You can write a general country guide for the UAE, but only if you abstract any sense of colour, or smell, or what it is really like to live in the place. What's left is a Wikipedia entry:
"The United Arab Emirates is a federation of seven emirates on the eastern side of the Arabian peninsula, at the entrance to the Persian Gulf. It has coastlines on the Gulf of Oman and the Persian Gulf, with Saudi Arabia to the west and southwest, and Oman to the southeast and also on the eastern tip of the Musandam Peninsula as well as an Omani enclave within its borders. It is a country rich in history and culture and an easy starting point for travels in the Middle East." Wikipedia
But these are the facts. What it feels like to walk the 'UAE's' streets, what its peoples are like cannot be done because while the UAE is one country, its emirates are universes apart.
Take Dubai and Abu Dhabi, the two richest and most international emirates. In theory the two should be minimally different, given they border each other and connected by E11, better known as Sheikh Zayed road, the main 6-lane superhighway that stitches the UAE together.
Ask any resident however and two words you're likely to get is chalk and cheese. Dubai tends to act then think, Abu Dhabi think (a lot) and then act. That (very generalised) difference permeates pretty much everything there is about the two cities. Abu Dhabi, the capital, is slower, more planned, less exciting, but much more stable and grounded. Dubai is exciting, vibrant, and unpredictable.
This filters down to the type of jobs on offer, buildings to live in, or more relevant to this site, schooling you can expect. Dubai boasts curricula from around the world, at every conceivable price point. The UAE version of the North London Collegiate School, opening next year, will be the country's most expensive with fees topping out at 130,000 AED. There are private schools however with fees of less than 5,000 AED.
The pipeline of schools in Abu Dhabi is markedly slower, in part because it plans. The emirate's education regulator determines curriculum, price points, school sizes, and locations of its new schools at a level that would not be conceivable in its more commercially led, laissez faire neighbour. The result is less choice for parents, but a more homogeneous set of schools less prone to bubbles. The most expensive school in the capital is another UK import, Cranleigh, at 76,000 AED.
Both Dubai and Abu Dhabi do have regular school inspections however, so in addition to checking WhichSchoolAdvisor.com, and our sister site, SchoolsCompared.com, prospective parents can access official reports on schools. Other emirates are not there yet, although schools across the UAE are suject to MoE inspections. Their findings however are not made so public.
Even though we do not believe in a UAE guide as such what we can do here is generalise excessively and give you the 2 minute guide of where you're likely to live: Dubai, Abu Dhabi or Sharjah.
Dubai: Ever evolving 21st century commercial centre of the UAE. Glitz, glam, man made islands, the home of the world tallest building, and even a UAE Nikki Beach. Millennial heaven on earth. Home of tourism, finance and banking, and logistics. If you're bored of Dubai, you're likely bored of life. (Stolen of course from Oscar, but that that's Dubai, a city that takes the best of the world, and rebuilds a bigger version).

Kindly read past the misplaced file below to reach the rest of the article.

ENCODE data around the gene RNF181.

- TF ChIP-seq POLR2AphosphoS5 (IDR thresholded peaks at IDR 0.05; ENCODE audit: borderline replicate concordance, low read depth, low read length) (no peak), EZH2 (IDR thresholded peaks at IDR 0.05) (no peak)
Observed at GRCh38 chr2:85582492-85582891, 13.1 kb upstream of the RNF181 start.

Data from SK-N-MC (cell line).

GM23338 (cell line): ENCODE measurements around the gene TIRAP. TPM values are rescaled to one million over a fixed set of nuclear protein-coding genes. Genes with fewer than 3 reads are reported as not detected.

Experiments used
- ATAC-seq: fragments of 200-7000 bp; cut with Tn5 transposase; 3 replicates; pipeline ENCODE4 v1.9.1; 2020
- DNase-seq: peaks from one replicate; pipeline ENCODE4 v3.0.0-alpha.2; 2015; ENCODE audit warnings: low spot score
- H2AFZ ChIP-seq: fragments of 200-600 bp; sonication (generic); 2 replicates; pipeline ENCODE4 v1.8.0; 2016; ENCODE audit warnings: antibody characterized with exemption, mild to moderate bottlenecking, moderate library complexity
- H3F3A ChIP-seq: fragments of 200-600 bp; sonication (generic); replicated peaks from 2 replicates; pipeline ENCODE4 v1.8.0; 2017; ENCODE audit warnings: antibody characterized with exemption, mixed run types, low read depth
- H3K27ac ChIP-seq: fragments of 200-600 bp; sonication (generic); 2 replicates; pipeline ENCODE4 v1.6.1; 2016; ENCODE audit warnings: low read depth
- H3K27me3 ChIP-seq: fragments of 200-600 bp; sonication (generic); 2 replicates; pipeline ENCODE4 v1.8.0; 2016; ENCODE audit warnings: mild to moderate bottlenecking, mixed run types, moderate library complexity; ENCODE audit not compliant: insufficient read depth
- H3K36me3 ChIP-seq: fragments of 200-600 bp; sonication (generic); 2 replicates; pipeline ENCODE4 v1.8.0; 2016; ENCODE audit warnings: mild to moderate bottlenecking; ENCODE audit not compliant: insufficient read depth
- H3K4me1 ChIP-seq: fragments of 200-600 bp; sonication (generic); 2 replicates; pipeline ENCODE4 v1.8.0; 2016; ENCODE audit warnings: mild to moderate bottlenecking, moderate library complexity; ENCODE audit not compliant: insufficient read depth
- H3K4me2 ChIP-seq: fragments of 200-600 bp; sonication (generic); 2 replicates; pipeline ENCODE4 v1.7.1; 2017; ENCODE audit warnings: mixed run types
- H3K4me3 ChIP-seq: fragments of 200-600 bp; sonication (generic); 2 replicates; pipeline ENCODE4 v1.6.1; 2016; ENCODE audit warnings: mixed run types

Abu Dhabi: The capital of the UAE. Sensible, grown up, responsible, slow. Not as service oriented, but still a 5-star destination. Process driven. Home of the federal government, alternative energy in Masdar, and the all important oil and gas industry. It has money,but like the super rich doesn't always like to spend it.
Sharjah: Up to the 1970s very much the cultural centre of the UAE. To this day Sharjah still packs a powerful punch when it comes to Islamic art and literature. The emirate borders Dubai and often unfairly is seen as its cheaper alternative. Rents are considerably lower. It is also dry.
The other emirates of the UAE are less expat centred, and more focused on serving the indigenous Emirati community. These emirates are Ajman, Fujairah, Ras al Kaimah and Umm al-Quwain. That said strides are being made across all of the emirates of the UAE to catch up and balance development through infrastructure, free trade zones, commercial incentives and inducements.
Ras Al Khaimah in particular is in the process of ramping up provision of education within the emirate, in recognition that its ambitious economic growth plans need to be fueled by a strong supporting infrastructure - and that includes private schools. Ras Al Khaimah Economic Zone (Rakez) will house around 13,000 companies.
The best, probably only way to truly understand the UAE is of course to come and visit it. Keep an open mind and if you give it enough time you'll learn to love it. Do not listen to those that say the country has no culture. It does - you just cannot define that by the number of theatres or books published. In terms of the characteristics of its people, the customs and the cuisines the UAE offers a unique experience that is in many ways truly extraordinary.